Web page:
I was recently driving on
the North Shore, and I caught myself not wearing my seat belt. In town I
always wear it. However, I think that because the driving environment is
a bit more relaxed on the North Shore, I tend to feel safer. I know that
this is a bad theory. It seems to me that on shorter trips I tend to not
wear my seat belt. For example: when I am driving to the store-just down
the road from my house, I find myself just going... without reaching for
the strap. I decided that the only way to fix this problem is to put my
belt on before I start the engine.
I agree that it seems
unnecessary to put on a seatbelt when it is a short trip or if your in
the country, and I used to not wear one. However, that's where the
problems come in, when I wasn't wearing a seatbelt "every once in a
while", it soon became, "every time I went ot the store" then, "every
short trip", then I would just forget, more and more often. I never even
noticed that I hardly wore one until a friend asked me, "how come you
don't wear a seatbelt?" That made me think more about it, and be more
conscious to wear one. I try to put one on before I even start the car.
News and Email on QDCs
Some road warriors find peace in long commutes,
By Alan Sipress / Washington Post
WASHINGTON -- Keith Brown likes to sit in traffic. On a typically bad day along the
Washington Beltway, it takes him an hour each way to travel between Temple Hills, Md., and
his job in Reston, Va. It's an hour-and-a-half on a worse day. He's done it for eight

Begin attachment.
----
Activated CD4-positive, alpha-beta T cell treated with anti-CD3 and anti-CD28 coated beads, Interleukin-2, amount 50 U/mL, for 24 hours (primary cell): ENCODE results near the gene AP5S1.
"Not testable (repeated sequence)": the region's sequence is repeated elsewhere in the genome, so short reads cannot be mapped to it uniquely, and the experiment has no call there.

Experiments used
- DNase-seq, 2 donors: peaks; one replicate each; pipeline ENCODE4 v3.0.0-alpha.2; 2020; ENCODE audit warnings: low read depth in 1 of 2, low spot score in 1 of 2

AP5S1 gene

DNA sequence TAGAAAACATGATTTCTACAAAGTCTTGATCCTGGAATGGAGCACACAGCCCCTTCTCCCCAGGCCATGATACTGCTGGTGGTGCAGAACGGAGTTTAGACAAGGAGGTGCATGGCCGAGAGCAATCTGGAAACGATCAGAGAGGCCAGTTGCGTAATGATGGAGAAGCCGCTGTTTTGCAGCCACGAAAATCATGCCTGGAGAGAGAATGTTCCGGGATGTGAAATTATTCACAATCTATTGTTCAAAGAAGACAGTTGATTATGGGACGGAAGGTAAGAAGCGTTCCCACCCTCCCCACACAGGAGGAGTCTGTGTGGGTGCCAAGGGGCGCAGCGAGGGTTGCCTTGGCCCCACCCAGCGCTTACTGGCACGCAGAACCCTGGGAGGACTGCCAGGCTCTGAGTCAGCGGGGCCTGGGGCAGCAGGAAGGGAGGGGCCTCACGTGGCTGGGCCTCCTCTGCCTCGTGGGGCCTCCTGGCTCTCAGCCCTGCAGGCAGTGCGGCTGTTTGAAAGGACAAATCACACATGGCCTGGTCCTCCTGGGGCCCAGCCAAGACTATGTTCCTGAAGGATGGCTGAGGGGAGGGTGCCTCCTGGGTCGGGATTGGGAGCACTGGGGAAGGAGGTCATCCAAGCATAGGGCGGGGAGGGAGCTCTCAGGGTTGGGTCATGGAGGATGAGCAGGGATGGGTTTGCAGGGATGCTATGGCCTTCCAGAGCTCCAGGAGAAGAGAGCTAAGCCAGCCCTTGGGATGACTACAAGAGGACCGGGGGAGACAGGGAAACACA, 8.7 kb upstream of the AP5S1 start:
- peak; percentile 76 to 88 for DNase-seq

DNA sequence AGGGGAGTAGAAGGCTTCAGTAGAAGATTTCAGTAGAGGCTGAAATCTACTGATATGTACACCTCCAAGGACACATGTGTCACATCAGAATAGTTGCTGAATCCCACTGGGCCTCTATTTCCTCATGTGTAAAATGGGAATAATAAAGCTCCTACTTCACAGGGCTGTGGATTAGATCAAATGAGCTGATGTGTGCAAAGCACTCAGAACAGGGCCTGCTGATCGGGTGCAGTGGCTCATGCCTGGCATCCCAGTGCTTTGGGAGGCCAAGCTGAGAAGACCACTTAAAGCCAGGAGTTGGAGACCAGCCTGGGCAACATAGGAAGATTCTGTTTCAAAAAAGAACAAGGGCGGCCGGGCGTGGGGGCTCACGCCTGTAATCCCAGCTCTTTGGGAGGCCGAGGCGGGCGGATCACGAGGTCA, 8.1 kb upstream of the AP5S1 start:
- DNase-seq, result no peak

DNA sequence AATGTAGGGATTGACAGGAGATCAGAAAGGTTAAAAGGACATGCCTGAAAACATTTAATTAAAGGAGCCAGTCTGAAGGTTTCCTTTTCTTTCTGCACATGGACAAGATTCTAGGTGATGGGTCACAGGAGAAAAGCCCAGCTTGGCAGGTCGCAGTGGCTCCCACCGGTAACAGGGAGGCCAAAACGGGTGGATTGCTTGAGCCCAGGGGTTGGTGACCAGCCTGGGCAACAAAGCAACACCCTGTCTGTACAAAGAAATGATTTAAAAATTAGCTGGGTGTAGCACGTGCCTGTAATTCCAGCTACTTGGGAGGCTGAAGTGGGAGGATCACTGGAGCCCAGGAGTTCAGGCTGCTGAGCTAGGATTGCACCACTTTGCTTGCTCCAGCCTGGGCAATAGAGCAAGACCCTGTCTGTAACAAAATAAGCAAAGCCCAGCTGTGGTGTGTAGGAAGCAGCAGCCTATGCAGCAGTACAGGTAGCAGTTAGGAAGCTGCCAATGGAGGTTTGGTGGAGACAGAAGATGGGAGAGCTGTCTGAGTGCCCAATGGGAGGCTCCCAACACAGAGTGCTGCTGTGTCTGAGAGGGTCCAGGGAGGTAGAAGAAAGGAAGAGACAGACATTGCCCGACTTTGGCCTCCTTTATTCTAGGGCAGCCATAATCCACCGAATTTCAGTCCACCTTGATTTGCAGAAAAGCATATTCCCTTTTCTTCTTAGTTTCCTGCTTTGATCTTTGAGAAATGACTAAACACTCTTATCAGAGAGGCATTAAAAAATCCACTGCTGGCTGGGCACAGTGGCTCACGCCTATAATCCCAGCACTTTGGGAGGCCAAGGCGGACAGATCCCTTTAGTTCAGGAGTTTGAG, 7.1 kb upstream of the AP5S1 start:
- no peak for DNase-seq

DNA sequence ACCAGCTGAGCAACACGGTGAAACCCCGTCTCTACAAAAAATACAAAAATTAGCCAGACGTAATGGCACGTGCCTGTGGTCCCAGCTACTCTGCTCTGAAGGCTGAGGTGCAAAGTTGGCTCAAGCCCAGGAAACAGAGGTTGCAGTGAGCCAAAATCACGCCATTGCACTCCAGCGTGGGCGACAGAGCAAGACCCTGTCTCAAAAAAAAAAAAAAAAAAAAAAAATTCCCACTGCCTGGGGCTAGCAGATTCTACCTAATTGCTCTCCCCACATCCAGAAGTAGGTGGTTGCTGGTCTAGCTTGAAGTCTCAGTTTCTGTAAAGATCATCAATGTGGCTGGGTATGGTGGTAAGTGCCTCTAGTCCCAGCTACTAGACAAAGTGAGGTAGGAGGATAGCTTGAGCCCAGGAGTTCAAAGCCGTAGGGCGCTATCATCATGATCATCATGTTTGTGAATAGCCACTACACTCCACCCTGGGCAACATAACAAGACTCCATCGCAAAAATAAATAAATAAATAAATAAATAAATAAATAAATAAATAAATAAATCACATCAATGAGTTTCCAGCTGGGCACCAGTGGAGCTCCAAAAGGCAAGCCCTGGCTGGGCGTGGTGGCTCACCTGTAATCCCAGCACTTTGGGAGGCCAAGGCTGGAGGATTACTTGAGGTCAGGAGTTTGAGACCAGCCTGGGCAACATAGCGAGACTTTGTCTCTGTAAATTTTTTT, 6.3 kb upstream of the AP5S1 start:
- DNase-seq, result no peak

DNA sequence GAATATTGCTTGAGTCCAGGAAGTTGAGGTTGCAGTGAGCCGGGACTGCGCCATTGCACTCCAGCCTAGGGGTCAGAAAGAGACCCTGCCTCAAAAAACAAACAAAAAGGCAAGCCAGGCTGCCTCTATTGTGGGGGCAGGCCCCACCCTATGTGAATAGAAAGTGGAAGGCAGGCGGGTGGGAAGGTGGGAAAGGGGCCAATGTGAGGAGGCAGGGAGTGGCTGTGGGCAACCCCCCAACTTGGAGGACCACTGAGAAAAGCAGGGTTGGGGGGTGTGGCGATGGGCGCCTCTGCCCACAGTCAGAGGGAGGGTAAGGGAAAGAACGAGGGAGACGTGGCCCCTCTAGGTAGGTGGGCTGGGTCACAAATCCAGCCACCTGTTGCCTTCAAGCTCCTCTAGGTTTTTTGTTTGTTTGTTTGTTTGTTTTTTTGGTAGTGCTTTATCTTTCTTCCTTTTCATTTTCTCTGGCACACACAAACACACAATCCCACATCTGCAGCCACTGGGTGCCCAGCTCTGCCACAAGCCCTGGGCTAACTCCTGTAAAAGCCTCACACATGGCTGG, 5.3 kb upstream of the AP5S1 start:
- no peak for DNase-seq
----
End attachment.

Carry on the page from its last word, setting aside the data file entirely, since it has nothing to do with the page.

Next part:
years, and he's not ready to give it up. "As strange as it sounds, I'd rather have an
hour-plus commute than a five-minute commute," said Brown, 42, a seemingly sensible
computer programer. "In the morning, it gives me a chance to work through what I'm
going to do for the day. And it's my decompression time." Some road warriors may
question his sanity.
Yet others immediately understand Brown's affection for the peace and solitude offered
by the journey between a job crammed with deadlines and a home where his 4-year-old son
often lies in wait with his own computer frustrations. Indeed, research indicates that a
significant portion of commuters actually welcome the time they spend in their cars. The
time offers many drivers a rare space over which they have total control, a breather in
the breathless pace of work and home, phones and the Internet. In a survey of drivers
across the country for American Demographics magazine, 45 percent agreed that
"driving is my time to think and enjoy being alone."
Steve Barnett, an advertising executive who has tracked the behavior of commuters,
calls it "road Zen." Sandwiched between escalating job pressures and the demands
of domestic life, commuters often exploit their drive time to settle into a relaxed mental
state, according to Barnett, a senior partner at OgilvyOne. "It centers them. It's
just the opposite of road rage." Some experts say this attitude helps explain why
many motorists would be unwilling to pay tolls that could relieve congestion and shorten
their hours on the road. No doubt many commuters in congested metropolitan areas such as
Washington see only exasperation, grief from the boss and late fees at day care when they